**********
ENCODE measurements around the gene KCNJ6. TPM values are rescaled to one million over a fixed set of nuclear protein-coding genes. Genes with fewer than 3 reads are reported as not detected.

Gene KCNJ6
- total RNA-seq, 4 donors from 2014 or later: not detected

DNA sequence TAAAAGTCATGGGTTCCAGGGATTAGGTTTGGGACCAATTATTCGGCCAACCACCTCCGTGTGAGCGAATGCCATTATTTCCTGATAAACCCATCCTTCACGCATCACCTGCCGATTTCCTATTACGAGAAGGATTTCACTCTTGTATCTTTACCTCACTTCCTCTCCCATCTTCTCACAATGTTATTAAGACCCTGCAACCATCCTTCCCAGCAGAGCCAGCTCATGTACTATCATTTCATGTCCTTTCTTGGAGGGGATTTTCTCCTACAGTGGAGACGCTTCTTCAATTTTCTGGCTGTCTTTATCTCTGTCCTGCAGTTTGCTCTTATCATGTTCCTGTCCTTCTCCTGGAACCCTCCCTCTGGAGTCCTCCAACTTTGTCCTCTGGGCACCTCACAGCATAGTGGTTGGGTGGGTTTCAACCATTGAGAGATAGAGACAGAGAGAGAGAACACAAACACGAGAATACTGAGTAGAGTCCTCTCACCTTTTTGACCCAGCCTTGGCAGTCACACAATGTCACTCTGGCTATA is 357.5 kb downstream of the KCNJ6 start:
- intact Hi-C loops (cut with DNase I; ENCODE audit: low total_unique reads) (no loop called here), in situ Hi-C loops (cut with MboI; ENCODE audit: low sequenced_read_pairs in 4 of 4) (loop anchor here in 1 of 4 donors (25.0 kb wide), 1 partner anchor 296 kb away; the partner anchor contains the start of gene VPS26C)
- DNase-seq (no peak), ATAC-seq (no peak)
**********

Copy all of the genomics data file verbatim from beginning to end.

ENCODE measurements around the gene KCNJ6. TPM values are rescaled to one million over a fixed set of nuclear protein-coding genes. Genes with fewer than 3 reads are reported as not detected.

Gene KCNJ6
- total RNA-seq, 4 donors from 2014 or later: not detected

DNA sequence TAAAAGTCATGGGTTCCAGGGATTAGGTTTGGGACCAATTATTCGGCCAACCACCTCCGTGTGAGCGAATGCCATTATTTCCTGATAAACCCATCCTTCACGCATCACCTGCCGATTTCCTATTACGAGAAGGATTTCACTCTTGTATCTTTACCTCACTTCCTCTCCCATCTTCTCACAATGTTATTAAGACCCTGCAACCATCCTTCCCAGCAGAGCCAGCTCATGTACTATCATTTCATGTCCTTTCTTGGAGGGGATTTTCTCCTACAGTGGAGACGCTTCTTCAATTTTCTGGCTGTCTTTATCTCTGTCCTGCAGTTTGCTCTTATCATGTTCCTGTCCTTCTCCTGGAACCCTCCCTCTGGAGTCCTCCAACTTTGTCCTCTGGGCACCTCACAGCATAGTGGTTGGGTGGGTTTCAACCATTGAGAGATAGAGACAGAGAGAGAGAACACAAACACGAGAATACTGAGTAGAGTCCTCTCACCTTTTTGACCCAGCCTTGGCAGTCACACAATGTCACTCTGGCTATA is 357.5 kb downstream of the KCNJ6 start:
- intact Hi-C loops (cut with DNase I; ENCODE audit: low total_unique reads) (no loop called here), in situ Hi-C loops (cut with MboI; ENCODE audit: low sequenced_read_pairs in 4 of 4) (loop anchor here in 1 of 4 donors (25.0 kb wide), 1 partner anchor 296 kb away; the partner anchor contains the start of gene VPS26C)
- DNase-seq (no peak), ATAC-seq (no peak)